I fear this letter will never find you, as the raptors have surrounded our position. The last message-runner we sent out was a gutsy fellow from the Queen’s Own regiment, by the name of Bartleby Wilson. I regret to report he was thoroughly consumed.
Colonel Harrowgate has ordered the outer palisade to be reinforced and manned at all times. The sappers are doing sterling work, but being gentlemen accustomed to underground work, they have proven unusually vulnerable to the blighted winged creatures circling overhead. Just a few moments ago I saw another of their number plucked from his station atop the barricades and borne away on sweeping wings. The artillery spotters reported seeing him giving a good accounting of himself with his entrenching spade, but to little effect, I dare say.
Oh, Martha, how I hope you and young George are safe. We have heard such tales of plesiosaurs in the Thames and long-necked monstrosities laying waste to the forests of the Midlands. You must remind our son that if he finds any strange eggs in the brook, he is on no account to bring them home and nurture them to hatch. By all accounts that’s how we got into this mess. He is to summon the vicar and some local lads with rakes or mattocks to smash them to smithereens.
Do not give into the temptation to scramble them for supper. Sergeant Morley described them as rather unappetising, though not in those precise words.
I have volunteered to lead an expedition into the ruins of an old village uncovered near here. The Colonel believes, and I hold his judgment in the highest esteem, that there we shall locate the pestilential fellows responsible for this scaly uprising. Do not fear for me, for surely God will not allow good Christian men to come to ill at the hands of these reptilian devils. I shall be with you again anon.
Your loving husband,
Capt. Bernard Willoughby-Runce
Dear Mrs Willoughby-Runce
It is my sad duty to inform you that your husband, Captain Bernard Willoughby Runce, was killed in action this morning.
In the conduct of a mission of the greatest importance to the present difficulties, he was struck down, by which I sadly mean eaten, by a flock of winged and sharp-clawed predators known to the men here as “Bayonet turkeys”. While I can say little regarding the success or otherwise of your husband’s expedition, I am assured by the handful of survivors that he faced the end with the pluck and determination expected of an officer of his Majesty’s Royal Army.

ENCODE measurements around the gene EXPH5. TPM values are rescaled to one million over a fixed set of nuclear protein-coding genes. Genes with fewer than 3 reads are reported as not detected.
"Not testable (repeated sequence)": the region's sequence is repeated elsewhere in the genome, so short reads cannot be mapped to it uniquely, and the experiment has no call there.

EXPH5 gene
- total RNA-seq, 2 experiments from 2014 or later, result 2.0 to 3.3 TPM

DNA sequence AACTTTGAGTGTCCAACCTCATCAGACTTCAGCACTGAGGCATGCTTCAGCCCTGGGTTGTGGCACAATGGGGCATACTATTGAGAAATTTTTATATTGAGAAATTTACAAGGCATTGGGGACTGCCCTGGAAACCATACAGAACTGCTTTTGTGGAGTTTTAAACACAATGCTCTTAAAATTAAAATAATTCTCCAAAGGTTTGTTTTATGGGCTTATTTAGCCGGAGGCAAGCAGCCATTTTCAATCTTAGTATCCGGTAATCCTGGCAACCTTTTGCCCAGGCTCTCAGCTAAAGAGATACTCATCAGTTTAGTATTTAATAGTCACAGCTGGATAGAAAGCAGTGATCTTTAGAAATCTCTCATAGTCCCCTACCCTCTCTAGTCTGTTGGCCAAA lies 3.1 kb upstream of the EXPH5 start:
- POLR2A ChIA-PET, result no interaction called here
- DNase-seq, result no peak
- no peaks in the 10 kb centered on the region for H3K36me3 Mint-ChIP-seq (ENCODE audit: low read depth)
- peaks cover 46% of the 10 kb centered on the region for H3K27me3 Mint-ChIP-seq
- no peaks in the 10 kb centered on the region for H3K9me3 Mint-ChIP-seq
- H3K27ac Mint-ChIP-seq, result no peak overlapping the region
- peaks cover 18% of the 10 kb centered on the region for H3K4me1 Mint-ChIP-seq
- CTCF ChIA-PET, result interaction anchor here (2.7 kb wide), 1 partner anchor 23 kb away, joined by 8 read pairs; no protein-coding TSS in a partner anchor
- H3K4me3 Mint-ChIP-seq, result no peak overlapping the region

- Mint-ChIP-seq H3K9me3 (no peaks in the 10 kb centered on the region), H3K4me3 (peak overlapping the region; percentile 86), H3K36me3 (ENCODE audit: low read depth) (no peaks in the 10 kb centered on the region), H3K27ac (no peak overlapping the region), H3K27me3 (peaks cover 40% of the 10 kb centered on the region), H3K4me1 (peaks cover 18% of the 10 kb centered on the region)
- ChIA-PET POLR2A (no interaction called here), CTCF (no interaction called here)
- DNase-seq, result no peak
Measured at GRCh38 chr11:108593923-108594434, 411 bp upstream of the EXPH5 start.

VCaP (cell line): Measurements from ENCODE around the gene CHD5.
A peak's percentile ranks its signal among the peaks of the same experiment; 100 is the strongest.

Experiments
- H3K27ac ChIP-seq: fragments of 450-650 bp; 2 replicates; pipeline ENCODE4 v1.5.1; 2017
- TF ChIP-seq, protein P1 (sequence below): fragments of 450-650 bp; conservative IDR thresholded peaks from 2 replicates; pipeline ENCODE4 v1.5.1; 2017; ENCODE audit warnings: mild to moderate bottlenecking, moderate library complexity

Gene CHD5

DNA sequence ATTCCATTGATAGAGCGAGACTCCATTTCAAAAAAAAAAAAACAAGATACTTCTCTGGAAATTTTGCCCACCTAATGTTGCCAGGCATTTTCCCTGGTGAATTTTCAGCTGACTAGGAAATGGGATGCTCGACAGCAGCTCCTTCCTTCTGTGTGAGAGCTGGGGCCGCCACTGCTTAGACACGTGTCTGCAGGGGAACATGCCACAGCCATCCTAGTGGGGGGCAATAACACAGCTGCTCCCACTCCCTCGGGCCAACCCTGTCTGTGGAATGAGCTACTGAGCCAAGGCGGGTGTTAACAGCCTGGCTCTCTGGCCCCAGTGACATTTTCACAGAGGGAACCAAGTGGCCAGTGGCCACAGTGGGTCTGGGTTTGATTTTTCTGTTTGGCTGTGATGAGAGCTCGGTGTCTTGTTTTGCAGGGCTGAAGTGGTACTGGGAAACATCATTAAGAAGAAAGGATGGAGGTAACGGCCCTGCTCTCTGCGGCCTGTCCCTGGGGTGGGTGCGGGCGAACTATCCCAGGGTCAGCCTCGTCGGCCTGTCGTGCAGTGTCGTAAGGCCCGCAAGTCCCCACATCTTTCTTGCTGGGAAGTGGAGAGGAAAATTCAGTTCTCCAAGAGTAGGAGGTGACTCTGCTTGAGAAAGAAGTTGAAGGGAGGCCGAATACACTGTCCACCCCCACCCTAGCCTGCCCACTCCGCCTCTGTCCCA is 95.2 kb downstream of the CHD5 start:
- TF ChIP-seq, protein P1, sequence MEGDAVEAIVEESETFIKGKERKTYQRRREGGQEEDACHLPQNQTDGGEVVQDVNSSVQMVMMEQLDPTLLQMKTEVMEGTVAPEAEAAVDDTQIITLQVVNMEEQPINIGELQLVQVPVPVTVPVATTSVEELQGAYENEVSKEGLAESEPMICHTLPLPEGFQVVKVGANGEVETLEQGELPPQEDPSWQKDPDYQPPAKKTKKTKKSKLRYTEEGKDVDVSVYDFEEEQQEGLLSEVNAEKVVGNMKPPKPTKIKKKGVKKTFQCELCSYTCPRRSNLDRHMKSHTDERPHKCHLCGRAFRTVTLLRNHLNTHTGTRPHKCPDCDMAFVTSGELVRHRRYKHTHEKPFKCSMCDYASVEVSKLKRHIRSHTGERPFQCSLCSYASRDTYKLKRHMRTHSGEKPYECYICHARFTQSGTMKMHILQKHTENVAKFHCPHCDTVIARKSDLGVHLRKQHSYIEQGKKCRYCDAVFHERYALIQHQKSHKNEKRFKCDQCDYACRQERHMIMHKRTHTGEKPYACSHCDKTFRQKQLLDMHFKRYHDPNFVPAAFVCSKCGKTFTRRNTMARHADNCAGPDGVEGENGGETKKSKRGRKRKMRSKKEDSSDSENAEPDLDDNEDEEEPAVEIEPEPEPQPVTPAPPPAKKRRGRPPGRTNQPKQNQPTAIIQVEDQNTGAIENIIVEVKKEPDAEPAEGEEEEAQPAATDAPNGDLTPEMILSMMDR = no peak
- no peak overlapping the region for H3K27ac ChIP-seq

Enclosed please find his regimental cap and part of a knucklebone recovered from the stomach of one of his assailants. His men took the liberty of cleaning it in the hopes it would bring you some comfort in this troubling hour.
Colonel Jeremy Harrowgate
My Dear Charlotte
There is still no word from Bernard’s company. All I am allowed to know is that they are stationed in some ancient village site in Orkney. It hardly seems as though they could be doing anything important there. Nobody has even lived there for a thousand years. I sometimes think these army officers keep their secrets wholly for the sake of it.
Well, what can’t be mended must be endured. It’s George I’m worried about. He has been acting very peculiar for weeks now. Ever since his dog went missing, he’s been obsessed with the horrible lizard things. He draws all sorts of fanciful pictures and tells the most frightful stories you’ve ever heard. Do you know he told me that the lizards have friends? What do you make of that? What’s more, he said he wanted to be their friend too!
Charlotte, I fear I am close to the end of my tether. Your nephew is such an imaginative boy; it is simply too much for me. All this country air is only feeding his silly notions.
And there’s more of the beasts wandering about now. Only yesterday something with quite extraordinary teeth made off with the postman’s satchel before he could complete his rounds. Who knows what vital correspondence has been lost, to say nothing of the postman himself?
I’m not too proud to admit you were right. We should have stayed in Birmingham where things are safe and sensible. If you still have space in the spare front room, George and I shall gladly accept your offer of refuge, at least until the government get affairs in order.
I have booked passage on the 10:13 express for the Tuesday after next.
Your loving sister
Martha Willoughby-Runce, Mrs
Dear Mister Growl
I have found thirteen eggs, just like you asked. It was dead easy because I am good at spotting them. Also they are everywhere.
I kept them warm in a secret place where Mother would not step on them by accident. My dog Crofty doesn’t use his dog house any more since he was eaten by an allosaur. I wrapped them up in his blanket.
When the eggs hatch will I really be their friend just like you? I want them to like me. I whispered to them with the words you taught me and I think they liked it. I think my scales are starting to grow like you promised. Though I might just be itchy from the dog blanket.
Mother says we must leave soon. I don’t want to. I am going to wait here for the eggs to hatch. I’ll be the first person they see. I just know they will love me.
George Willoughby-Runce, age 8